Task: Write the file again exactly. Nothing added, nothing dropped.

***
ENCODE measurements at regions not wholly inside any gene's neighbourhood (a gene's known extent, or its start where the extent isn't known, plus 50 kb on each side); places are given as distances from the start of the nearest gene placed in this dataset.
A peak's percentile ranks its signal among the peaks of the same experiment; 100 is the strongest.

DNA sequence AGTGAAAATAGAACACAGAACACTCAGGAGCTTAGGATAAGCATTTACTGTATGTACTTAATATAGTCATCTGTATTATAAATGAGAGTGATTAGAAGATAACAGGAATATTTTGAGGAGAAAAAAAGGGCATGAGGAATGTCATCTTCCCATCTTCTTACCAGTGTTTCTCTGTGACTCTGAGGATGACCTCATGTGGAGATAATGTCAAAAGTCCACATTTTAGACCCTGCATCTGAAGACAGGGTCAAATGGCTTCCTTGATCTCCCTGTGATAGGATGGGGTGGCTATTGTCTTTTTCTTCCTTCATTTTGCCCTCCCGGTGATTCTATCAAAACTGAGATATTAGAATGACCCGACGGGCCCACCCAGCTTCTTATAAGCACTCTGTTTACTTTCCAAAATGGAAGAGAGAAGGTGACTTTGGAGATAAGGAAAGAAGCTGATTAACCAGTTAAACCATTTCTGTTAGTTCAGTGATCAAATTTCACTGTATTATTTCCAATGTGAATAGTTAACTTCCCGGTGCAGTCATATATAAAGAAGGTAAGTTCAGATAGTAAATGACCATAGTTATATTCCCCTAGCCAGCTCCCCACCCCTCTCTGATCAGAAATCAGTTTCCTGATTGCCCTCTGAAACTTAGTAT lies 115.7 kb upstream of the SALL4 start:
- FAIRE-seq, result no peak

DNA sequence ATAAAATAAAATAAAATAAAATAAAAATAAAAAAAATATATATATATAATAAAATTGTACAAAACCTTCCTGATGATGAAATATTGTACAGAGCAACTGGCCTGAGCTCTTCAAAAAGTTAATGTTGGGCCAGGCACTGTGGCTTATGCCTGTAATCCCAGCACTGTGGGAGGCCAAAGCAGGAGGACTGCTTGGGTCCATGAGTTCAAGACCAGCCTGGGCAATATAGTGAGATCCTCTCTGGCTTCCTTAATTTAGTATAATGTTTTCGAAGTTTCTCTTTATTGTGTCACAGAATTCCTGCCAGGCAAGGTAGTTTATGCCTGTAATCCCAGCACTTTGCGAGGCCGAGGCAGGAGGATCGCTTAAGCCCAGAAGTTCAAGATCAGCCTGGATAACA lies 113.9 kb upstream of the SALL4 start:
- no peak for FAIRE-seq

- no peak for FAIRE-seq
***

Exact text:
ENCODE measurements at regions not wholly inside any gene's neighbourhood (a gene's known extent, or its start where the extent isn't known, plus 50 kb on each side); places are given as distances from the start of the nearest gene placed in this dataset.
A peak's percentile ranks its signal among the peaks of the same experiment; 100 is the strongest.

DNA sequence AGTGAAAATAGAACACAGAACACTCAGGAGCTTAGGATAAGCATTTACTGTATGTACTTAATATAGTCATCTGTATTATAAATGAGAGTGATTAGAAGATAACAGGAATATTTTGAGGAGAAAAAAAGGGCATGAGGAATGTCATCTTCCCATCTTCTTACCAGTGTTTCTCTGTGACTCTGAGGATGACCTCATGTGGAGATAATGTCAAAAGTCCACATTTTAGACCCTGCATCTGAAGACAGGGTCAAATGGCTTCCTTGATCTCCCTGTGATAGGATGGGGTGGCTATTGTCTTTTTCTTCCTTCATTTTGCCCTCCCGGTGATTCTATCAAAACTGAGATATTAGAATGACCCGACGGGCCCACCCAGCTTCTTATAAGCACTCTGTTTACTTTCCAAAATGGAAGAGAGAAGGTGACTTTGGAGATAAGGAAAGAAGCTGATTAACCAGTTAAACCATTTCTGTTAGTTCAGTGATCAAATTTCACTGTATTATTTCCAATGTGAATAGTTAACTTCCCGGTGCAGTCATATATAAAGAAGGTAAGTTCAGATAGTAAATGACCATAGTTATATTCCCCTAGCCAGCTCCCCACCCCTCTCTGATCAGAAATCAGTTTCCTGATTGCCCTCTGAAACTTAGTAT lies 115.7 kb upstream of the SALL4 start:
- FAIRE-seq, result no peak

DNA sequence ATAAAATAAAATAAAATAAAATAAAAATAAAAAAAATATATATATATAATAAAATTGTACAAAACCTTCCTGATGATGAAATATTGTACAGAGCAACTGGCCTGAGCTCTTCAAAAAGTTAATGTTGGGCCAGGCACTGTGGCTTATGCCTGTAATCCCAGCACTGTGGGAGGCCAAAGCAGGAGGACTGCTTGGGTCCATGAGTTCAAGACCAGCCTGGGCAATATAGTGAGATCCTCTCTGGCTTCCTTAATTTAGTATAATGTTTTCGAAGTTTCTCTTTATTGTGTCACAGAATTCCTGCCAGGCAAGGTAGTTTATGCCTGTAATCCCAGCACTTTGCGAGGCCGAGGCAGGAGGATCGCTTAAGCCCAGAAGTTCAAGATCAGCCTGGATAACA lies 113.9 kb upstream of the SALL4 start:
- no peak for FAIRE-seq

- no peak for FAIRE-seq